The African continent has one of the highest prevalence rates of ARF/RHD,3 yet there is a paucity of data related to the molecular epidemiology of GAS causing symptomatic pharyngitis.13 The overall goal of the current study was to document the prevalence of GAS emm types in a population at high risk for ARF/RHD and to assess the potential efficacy of an M protein–based vaccine that is under development.9,12 Previous reports have underscored the complexity of the epidemiology of GAS infections in low- and middle-income countries where RHD is common, indicating that multivalent M protein–based vaccines may provide insufficient coverage against the high number of circulating emm types.13 Indeed, a recent study in Bamako, Mali,12 showed that a collection of 372 pharyngeal GAS isolates from symptomatic children contained 67 different emm types. Eighteen of the 67 emm types (27%) were represented in the 30-valent vaccine. However, functional bactericidal assays using a subset of the most prevalent emm types indicated that the 30-valent vaccine could potentially cover 84% of the infections in this population. By comparison, the collection of 157 pharyngeal GAS isolates from Cape Town contained only 26 different emm types, and 17/26 emm types (65%) were vaccine types. The lower diversity of emm types in the Cape Town collection more closely resembles the epidemiology of GAS infections in North America and Europe than that observed in tropical/subtropical environments.13 Based on previously published results of bactericidal tests using the emm types in the Cape Town collection, we would predict that the 30-valent vaccine could cover ~95% of the cases of pharyngitis in the school age population.
Vaccine prevention of GAS infections that may trigger ARF has been a goal for many decades. Although there are several potential vaccine candidates in various stages of development, studies in animals and humans have shown that M antibodies provide protection against infection with the same serotype of GAS.14 Our recent findings that the 30-valent vaccine evokes cross-reactive bactericidal antibodies against many nonvaccine types indicate that vaccine coverage may be much broader than originally predicted. We recognize that a human immune correlate of protection against GAS infection has not yet been established. The absolute level of bactericidal activity (≥50%) used in this and previous studies to define potential “coverage” will need to be determined during future vaccine efficacy trials. However, the concept of “type-specific” immunity is being redefined based on in vitro functional assays using multivalent vaccine antisera and collections of clinical isolates of GAS.9,12 The results of the current study suggest that the potential efficacy of highly complex multivalent M protein–based vaccines may be sufficient in populations at high risk of ARF/RHD. This information is a necessary prerequisite for eventual clinical trials designed to measure the impact of vaccines on the incidence of pharyngitis as well as ARF.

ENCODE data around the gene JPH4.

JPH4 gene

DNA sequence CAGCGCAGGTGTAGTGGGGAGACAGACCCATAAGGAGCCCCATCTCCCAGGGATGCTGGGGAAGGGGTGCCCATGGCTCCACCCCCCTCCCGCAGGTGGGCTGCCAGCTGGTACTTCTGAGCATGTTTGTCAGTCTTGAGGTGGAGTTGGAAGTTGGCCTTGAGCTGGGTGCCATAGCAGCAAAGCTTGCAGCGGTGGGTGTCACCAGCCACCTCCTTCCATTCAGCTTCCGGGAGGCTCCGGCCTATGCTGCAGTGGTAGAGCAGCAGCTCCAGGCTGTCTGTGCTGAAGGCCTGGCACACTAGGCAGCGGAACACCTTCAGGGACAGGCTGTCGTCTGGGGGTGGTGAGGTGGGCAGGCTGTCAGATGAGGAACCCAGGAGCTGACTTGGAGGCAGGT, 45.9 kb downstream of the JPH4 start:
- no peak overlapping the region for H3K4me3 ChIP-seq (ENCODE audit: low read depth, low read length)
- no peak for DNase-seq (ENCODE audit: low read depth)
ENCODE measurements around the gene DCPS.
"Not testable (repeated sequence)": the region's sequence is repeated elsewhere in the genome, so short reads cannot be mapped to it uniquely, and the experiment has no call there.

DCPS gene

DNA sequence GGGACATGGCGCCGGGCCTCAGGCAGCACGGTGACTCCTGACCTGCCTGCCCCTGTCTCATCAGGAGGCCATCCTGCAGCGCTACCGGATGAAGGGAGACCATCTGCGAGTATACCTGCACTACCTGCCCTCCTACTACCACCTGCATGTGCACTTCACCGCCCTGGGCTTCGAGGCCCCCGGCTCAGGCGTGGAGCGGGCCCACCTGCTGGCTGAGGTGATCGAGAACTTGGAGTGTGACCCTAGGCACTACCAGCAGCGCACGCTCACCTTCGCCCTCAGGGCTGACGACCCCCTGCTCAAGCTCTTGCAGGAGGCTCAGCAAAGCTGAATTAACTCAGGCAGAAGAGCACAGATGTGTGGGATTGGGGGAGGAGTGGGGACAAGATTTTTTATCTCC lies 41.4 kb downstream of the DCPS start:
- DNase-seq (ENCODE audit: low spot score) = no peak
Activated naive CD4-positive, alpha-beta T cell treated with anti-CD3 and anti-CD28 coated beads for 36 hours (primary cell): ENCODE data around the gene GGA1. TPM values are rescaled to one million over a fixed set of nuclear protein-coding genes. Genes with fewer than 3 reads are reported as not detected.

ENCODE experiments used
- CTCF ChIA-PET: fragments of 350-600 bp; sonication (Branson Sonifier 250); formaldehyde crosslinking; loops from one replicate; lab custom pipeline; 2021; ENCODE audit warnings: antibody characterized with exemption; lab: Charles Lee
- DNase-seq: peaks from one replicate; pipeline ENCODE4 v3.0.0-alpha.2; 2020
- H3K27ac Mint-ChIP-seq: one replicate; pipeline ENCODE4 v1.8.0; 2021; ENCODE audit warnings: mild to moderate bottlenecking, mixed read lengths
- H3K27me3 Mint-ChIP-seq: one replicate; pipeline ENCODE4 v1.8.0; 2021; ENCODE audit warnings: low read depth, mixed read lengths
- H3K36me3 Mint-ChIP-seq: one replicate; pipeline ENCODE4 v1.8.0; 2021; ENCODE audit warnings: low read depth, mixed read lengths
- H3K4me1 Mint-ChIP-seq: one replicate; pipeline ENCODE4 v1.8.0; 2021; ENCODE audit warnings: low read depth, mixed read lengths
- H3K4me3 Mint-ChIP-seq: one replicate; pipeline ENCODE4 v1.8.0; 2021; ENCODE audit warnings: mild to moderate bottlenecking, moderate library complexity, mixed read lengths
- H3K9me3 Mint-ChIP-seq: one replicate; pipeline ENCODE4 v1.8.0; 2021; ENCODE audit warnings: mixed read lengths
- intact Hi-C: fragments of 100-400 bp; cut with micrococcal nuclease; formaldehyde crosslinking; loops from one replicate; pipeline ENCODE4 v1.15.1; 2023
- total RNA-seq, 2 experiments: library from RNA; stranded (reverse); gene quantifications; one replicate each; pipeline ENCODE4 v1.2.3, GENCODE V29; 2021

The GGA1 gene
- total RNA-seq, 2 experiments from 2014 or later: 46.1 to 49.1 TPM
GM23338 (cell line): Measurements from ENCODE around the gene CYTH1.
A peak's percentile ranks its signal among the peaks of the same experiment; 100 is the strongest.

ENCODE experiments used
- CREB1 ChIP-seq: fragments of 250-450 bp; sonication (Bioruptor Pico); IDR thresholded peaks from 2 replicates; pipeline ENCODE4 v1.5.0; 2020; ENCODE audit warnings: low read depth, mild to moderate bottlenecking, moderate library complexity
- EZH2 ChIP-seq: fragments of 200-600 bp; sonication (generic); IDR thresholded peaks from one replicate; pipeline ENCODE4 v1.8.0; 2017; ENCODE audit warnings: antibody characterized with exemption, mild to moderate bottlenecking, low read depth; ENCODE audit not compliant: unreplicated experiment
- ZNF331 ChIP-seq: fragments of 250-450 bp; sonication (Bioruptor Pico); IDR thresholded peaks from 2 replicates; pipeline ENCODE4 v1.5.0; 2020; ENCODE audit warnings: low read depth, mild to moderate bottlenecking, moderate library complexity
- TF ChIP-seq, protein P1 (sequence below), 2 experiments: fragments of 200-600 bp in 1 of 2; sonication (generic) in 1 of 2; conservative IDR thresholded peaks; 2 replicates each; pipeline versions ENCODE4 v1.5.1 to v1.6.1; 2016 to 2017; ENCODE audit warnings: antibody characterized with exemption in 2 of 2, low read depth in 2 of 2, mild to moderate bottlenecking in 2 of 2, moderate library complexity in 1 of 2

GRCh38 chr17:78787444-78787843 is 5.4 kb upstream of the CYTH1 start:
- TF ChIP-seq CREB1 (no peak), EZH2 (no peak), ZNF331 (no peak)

We thank Sisters Veronica Francis, Sophia Nyembenya, Zolelwa Mathebula and Mareldia Isaacs for their assistance with this study. Dylan Barth assisted with data management.